A full breakdown of the way that each MP voted can be found on the Commons Votes website.

What is the impact of the vote?

The UK Government’s position was that a ‘clean vote’ on the revised Withdrawal Agreement was not possible after the Letwin amendment was passed. A further vote on the motion as amended was therefore pulled by the UK Government. In a point of order after the vote on the Letwin amendment, the Prime Minister said:

“Alas the opportunity to have a meaningful vote has effectively been passed up”.

The question on the Withdrawal Agreement was not put to the House and a meaningful vote on the Withdrawal Agreement was not therefore held.

After the vote, the First Minister, Nicola Sturgeon MSP tweeted:

“Excellent – Johnson’s losing run continues and, more importantly, his contradictory promises to the ERG and Labour rebels, and his bad deal overall, can be subject to real scrutiny.#Letwin”

Leader of the Labour Party, Jeremy Corbyn MP, tweeted after the vote:

“Boris Johnson’s deal has been defeated. He must now obey the law – there cannot be a No Deal crash out from the European Union. And we must give the people the final say on Brexit.”

The Liberal Democrats also back a second referendum as do the Green Party.

Reaction from the EU

On 17 October, President of the European Commission, Jean-Claude Juncker, said that there “will be no prolongation” to the UK’s withdrawal of the EU.

After the vote at the House of Commons on 19 October, the European Commission issued a statement which read:

“the European Commission takes note of the vote in the House of Commons today on the so-called #Letwin Amendment meaning that the #WithdrawalAgreement itself was not put to vote today. It will be for the UK government to inform us about the next stages as soon as possible.”

The Prime Minister of Poland tweeted:

“Poland welcomes today’s @HouseofCommons vote not as a rejection of the Withdrawal Agreement but as postponement of its acceptance. We will support a positive approach on EU level to @BroisJohnson government proposal. Avoiding chaotic, no-deal #brexit should be our top priority.”

The European Parliament’s Brexit steering group will meet on 21 October (Monday) to consider the outcome of the vote in the House of Commons.

What happens next?

Speaking after the House of Commons passed the Letwin amendment, the Prime Minister stated that he would not negotiate an extension to the UK’s withdrawal of the EU, stating that “the law did not compel him to do so”.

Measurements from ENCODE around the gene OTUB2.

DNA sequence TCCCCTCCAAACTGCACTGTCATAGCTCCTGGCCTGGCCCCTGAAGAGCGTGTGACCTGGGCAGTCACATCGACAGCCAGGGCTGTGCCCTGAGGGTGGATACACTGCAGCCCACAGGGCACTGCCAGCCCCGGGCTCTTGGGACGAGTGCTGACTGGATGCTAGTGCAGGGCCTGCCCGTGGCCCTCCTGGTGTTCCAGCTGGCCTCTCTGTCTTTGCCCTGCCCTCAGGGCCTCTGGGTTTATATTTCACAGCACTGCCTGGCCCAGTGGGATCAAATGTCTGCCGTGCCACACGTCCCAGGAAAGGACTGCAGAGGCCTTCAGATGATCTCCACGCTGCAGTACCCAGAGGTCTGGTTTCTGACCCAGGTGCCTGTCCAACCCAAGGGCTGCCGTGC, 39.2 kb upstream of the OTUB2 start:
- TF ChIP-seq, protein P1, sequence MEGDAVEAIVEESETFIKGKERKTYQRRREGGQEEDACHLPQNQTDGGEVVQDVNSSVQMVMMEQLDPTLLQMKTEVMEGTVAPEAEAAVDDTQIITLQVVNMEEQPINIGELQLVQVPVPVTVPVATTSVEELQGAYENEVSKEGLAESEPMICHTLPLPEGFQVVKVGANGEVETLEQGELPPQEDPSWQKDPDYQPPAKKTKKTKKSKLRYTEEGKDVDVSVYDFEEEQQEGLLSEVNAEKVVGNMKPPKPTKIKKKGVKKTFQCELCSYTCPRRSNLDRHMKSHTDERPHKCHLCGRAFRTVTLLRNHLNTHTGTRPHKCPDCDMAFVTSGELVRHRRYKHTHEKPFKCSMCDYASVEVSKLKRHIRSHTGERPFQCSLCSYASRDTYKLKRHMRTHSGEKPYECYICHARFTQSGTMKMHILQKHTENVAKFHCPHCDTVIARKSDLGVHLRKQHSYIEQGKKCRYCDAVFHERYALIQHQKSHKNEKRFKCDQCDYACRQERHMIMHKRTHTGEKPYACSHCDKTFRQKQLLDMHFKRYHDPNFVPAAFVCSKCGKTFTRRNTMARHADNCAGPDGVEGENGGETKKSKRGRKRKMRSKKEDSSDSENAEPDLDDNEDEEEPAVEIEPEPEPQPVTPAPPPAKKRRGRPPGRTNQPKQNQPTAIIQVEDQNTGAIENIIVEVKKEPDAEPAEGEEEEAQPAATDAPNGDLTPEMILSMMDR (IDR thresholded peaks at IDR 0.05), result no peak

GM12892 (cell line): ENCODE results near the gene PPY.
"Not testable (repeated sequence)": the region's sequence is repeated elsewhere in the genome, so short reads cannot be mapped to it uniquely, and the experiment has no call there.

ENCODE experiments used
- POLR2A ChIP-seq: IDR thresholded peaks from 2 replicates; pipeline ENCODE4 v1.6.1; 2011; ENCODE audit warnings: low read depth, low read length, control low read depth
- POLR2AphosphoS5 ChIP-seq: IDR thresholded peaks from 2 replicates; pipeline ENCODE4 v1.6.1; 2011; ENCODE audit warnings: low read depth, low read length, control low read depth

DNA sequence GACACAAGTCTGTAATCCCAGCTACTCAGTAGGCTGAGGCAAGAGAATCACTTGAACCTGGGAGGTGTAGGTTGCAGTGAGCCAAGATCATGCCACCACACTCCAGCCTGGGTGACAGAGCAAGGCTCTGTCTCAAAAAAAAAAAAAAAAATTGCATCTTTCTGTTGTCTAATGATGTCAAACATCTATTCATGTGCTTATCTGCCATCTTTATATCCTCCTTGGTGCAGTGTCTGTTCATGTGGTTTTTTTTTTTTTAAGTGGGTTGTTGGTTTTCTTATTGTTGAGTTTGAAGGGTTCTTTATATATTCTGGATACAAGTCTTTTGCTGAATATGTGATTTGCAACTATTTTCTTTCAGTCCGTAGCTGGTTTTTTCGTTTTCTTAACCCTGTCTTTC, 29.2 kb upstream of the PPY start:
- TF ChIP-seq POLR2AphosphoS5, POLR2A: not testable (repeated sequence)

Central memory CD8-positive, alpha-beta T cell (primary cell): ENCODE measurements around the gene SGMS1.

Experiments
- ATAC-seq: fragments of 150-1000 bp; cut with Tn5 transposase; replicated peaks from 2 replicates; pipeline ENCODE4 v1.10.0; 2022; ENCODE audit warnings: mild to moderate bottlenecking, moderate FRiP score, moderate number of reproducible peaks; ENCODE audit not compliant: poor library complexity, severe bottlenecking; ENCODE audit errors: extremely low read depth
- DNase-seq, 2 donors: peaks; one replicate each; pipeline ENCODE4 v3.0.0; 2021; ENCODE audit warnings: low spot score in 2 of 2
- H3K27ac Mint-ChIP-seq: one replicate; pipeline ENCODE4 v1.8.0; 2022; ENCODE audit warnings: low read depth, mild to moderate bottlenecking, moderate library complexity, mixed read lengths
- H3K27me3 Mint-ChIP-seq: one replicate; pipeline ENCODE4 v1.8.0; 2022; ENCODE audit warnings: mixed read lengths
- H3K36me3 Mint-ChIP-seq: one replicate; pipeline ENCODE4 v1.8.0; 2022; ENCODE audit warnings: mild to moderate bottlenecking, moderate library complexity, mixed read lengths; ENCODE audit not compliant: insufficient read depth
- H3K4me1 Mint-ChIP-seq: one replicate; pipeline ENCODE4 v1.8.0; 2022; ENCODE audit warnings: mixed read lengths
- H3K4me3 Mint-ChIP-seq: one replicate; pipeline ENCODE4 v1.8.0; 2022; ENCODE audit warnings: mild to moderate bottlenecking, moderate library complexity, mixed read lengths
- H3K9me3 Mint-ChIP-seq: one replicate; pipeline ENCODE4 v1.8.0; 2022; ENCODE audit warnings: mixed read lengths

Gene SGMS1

The UK Government has previously said that it will abide by the Benn Act and write to the EU to seek an extension. The Prime Minister’s comments in the House have cast some doubt on what exactly the UK Government will do. If the Prime Minister does send a letter seeking an extension, the EU does not have to accept an extension.

A legal bid to ensure that the Prime Minister complied with the Benn Act has previously been brought to the Court of Session in Edinburgh with judges stating that the politics had to be played out before they could make a decision in the case. Lord Carloway, Lord President of the Court of Session, said:

“Until the time for sending the letter arrives the Prime Minister has not acted unlawfully… “If October 19 comes and goes without the act having been satisfied the petitioners would be entitled to return to court asking for the Prime Minister to have to comply with the act…The court can only intervene if there is a demonstrable unlawfulness which it requires to correct.”

The Leader of the House of Commons, Jacob Rees-Mogg MP, has said that he will make an emergency business statement on Monday. There is, however, some uncertainty on the next steps at Parliament with the Speaker of the House of Commons, John Bercow MP, commenting on the “extreme ambiguity” of the situation.

It has been suggested that there will be a meaningful vote on the Withdrawal Agreement on Monday. In order for the revised Withdrawal Agreement to take effect in UK law, it will need to be implemented through legislation by a proposed Withdrawal Agreement Bill. It is likely that a Withdrawal Agreement Bill will be introduced in the UK Parliament on Monday.

Sarah Atherton, Senior Researcher, Parliament and Constitution